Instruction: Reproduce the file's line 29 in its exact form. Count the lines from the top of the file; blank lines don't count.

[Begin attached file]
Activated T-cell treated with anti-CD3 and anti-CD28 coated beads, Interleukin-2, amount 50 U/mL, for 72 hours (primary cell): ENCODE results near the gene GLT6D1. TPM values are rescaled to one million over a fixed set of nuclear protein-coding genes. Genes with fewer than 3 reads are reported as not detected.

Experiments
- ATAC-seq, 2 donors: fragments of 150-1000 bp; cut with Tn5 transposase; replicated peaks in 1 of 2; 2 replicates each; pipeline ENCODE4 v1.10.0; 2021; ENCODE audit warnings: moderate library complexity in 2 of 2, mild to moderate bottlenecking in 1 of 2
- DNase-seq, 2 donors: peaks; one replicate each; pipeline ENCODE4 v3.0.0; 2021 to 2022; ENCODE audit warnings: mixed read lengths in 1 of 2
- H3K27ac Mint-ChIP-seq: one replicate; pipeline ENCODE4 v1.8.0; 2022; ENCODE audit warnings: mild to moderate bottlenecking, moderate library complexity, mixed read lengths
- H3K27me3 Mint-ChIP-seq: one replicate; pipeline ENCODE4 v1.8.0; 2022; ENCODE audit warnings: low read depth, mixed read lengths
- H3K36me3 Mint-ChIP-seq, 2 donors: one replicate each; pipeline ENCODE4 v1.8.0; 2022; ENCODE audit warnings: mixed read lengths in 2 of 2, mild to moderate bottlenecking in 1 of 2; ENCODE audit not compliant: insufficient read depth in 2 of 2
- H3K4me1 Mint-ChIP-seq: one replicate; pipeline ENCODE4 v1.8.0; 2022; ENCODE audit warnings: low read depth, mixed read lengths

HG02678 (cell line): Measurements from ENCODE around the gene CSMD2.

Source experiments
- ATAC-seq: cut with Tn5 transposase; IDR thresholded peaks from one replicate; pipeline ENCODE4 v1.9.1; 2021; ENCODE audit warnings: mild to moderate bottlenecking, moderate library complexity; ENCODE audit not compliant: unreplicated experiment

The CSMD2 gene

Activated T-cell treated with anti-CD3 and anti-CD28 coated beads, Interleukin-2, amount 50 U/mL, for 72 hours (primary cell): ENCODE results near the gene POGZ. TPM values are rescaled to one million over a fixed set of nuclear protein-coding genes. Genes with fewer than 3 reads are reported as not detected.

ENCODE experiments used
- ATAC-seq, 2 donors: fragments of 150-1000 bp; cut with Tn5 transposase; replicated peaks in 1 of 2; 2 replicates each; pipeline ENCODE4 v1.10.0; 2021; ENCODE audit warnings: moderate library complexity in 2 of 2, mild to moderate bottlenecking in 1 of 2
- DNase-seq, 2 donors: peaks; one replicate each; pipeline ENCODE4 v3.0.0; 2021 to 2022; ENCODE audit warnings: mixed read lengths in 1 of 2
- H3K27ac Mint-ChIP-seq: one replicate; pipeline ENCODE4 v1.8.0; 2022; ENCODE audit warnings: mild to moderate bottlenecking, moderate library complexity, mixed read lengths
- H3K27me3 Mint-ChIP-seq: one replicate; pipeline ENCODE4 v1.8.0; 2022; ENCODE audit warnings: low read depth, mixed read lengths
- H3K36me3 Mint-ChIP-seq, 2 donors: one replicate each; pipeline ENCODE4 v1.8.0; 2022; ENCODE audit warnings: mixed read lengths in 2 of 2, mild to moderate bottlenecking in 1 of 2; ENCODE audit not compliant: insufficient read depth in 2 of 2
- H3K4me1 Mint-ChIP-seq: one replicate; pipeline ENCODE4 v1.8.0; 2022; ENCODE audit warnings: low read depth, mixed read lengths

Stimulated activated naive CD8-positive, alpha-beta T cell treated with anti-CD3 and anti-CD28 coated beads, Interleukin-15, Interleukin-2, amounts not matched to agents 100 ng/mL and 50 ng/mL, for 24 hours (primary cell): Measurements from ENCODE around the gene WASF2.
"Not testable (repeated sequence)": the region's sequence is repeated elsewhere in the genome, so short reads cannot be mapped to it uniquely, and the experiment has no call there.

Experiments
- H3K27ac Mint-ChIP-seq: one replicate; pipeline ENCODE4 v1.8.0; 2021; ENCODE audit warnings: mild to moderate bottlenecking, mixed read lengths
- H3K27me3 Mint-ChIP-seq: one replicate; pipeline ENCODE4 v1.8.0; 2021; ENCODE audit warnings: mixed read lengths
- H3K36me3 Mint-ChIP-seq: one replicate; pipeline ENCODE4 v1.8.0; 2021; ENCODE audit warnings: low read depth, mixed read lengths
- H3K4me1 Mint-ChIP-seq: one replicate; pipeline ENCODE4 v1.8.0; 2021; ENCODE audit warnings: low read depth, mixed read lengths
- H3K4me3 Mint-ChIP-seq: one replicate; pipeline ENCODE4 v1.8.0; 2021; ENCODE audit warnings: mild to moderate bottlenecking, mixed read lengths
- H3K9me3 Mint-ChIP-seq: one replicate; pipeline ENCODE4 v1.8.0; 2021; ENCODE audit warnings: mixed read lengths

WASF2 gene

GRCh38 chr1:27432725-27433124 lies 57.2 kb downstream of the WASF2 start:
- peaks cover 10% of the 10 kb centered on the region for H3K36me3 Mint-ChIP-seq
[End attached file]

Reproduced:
- H3K9me3 Mint-ChIP-seq: one replicate; pipeline ENCODE4 v1.8.0; 2021; ENCODE audit warnings: mixed read lengths